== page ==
By Jon Swartz
President Donald Trump’s months-long delicate dance with Apple Inc. and its chief executive, Tim Cook, reached a breakthrough of sorts late Wednesday, when the president said he is “looking” at exempting the iPhone maker from a coming round of China tariffs.
“We have to treat Apple on a somewhat similar basis as we treat Samsung,” Trump said during a tour with Cook of a manufacturing facility in Austin, Texas, that assembles high-end Mac Pro computers. (Samsung Electronics /zigman2/quotes/209800866/delayed KR:005930 +1.37% is based in South Korea, which has a trade deal with the U.S.) The appearance was the first by the pair at an Apple assembly line since Trump took office after campaigning vocally against Apple’s manufacturing practices overseas.
The campaign rhetoric led to a hot-and-cold relationship with Apple /zigman2/quotes/202934861/composite AAPL +3.53% and Cook on topics ranging from creating manufacturing jobs in the U.S. to Apple’s reliance on China to build nearly all of its iPhones. Apple has since broken ground on a $1 billion manufacturing facility in Austin, and Cook joined a Trump administration advisory board for job training in February. In 2017, Trump boasted Cook had “promised me three big plants — big, big, big.”
The trip to Texas, which took place while an impeachment hearing of Trump unfolded in Washington, highlighted Apple’s push to seek further relief from U.S. tariffs on imports from China and Trump’s efforts to convince U.S. companies to add more manufacturing jobs domestically. Approximately 16% of Apple’s annual revenue comes from China, and more than half its revenue comes via iPhone sales.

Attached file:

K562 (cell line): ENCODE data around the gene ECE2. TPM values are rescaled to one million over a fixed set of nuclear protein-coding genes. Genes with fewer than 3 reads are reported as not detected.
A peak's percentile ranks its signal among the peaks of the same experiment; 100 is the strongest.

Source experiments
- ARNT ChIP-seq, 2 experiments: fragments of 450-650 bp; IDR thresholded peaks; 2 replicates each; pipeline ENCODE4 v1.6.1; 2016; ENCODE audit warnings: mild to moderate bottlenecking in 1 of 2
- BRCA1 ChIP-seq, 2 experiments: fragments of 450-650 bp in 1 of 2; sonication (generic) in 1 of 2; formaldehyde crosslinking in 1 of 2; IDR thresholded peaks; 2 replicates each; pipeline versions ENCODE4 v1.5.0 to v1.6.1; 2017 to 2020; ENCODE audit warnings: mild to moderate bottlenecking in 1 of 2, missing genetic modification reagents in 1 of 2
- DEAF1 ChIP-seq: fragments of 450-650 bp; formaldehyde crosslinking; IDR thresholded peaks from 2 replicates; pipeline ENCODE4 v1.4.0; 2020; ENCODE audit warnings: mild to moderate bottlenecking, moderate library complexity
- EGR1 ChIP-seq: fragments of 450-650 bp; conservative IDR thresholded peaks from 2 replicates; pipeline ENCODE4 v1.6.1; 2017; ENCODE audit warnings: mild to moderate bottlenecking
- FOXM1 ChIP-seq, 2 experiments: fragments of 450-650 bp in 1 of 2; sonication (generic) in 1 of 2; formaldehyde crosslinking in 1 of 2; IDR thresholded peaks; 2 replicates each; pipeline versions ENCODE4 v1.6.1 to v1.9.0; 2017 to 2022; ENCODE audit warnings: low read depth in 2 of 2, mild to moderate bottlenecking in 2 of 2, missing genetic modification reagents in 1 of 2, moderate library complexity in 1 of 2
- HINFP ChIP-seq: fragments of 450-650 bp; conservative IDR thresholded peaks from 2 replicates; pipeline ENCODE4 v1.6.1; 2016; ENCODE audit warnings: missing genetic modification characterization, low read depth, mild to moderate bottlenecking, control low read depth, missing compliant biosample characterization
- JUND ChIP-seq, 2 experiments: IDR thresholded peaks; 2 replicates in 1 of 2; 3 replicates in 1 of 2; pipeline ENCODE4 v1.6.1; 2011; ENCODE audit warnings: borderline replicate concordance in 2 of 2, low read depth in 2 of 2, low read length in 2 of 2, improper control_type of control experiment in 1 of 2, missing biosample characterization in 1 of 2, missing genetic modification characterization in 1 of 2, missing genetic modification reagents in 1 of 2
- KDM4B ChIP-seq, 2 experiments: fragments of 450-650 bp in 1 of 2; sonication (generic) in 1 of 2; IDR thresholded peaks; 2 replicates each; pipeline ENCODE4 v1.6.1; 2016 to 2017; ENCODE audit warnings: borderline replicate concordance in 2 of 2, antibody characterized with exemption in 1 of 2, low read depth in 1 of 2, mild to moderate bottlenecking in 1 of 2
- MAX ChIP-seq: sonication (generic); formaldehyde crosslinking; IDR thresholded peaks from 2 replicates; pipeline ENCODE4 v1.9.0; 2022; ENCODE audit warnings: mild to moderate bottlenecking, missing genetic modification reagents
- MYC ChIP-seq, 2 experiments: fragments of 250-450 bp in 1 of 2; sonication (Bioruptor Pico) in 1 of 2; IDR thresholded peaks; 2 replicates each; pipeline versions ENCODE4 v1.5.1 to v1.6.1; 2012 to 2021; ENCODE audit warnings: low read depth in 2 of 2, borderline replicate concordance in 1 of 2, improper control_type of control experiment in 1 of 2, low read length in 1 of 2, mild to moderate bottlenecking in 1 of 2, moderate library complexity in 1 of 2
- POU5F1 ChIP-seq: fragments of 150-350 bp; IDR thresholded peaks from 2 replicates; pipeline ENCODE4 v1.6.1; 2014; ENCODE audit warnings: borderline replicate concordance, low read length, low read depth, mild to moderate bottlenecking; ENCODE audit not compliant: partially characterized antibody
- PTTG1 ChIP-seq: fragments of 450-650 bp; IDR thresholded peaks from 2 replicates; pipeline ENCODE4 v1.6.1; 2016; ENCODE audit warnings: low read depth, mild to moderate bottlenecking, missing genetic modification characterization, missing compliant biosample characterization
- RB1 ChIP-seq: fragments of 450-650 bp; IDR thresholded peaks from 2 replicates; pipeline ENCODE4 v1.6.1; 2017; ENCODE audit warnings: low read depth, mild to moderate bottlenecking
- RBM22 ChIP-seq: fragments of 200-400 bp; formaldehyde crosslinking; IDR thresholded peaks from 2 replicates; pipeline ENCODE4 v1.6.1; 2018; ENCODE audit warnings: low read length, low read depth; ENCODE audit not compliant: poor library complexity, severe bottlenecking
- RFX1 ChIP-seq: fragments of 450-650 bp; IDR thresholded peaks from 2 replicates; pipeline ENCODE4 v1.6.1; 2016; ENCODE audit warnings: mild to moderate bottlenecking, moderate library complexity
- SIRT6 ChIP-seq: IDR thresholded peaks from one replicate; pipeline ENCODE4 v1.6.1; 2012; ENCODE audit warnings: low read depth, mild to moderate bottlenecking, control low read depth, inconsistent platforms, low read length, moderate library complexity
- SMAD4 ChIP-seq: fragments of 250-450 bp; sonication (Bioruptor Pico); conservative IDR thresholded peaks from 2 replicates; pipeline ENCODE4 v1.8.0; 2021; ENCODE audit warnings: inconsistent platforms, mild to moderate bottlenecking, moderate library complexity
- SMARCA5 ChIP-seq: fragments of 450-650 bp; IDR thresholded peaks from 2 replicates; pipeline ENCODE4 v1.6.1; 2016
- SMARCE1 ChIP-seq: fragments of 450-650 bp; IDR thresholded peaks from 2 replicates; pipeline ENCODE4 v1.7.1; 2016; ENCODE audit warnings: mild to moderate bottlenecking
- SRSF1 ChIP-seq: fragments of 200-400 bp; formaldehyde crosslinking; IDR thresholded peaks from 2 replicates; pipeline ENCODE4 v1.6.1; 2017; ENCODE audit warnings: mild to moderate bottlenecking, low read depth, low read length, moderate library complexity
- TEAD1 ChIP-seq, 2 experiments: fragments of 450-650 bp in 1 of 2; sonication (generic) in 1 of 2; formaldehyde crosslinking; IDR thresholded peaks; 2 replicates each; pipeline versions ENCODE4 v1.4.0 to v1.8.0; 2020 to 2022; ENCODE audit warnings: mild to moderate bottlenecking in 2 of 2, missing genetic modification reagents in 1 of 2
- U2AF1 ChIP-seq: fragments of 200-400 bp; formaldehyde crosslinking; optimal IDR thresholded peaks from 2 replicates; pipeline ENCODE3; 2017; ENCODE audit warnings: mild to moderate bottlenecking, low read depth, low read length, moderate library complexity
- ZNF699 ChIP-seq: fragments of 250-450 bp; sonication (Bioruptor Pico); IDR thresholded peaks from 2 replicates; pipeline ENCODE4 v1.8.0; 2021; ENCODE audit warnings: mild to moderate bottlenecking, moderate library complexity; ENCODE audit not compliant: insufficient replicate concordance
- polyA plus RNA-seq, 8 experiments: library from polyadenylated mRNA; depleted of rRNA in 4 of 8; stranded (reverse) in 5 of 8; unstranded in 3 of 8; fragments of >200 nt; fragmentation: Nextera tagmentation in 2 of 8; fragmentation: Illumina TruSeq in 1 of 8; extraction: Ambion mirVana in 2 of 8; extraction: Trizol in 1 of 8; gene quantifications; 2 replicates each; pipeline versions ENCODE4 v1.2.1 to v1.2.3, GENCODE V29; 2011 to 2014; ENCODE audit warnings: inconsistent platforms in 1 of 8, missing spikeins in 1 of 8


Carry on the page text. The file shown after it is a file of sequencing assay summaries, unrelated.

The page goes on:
Apple “has the most to lose if this tariff war does not see a truce going forward and remains the poster child of this current trade situation,” Wedbush Securities analyst Daniel Ives said in a research note late Wednesday. He estimates an additional 10% tariff on China would “ultimately result in a 4% hit to (Apple’s) EPS or roughly $0.50 in FY20 if the tariff ultimately went into effect.”
Exemptions for Apple “demonstrate that the next necessary step in China policy is multilateral coordination,” Jonathan D.T. Ward, founder of Atlas Organization, a strategic consultancy focused on U.S.-China global competition, told MarketWatch. “We are going to need coordinated action among Allies so that China cannot play competitors against each other.”
When asked if a trade deal with China would be reached by the end of the year, Trump on Wednesday said, “China would much rather make a trade deal than I would... I don’t think they’re stepping up to the level that I want.”
Plans for a limited “phase one” trade deal with China, announced last month by the Trump Administration, have progressed slowly.
Late Wednesday, the Trump administration said it has started approving exemptions to its blacklist against doing business with Chinese telecom giant Huawai Technologies Co., but did not mention which companies have been approved.
Apple shares, which are up slightly in after-hours trading Wednesday, have soared 67% this year. The S&P 500 /zigman2/quotes/210599714/realtime SPX +1.47% index is up 24% this year. Apple’s stock has thrived recently on better-than-expected iPhone 11 sales.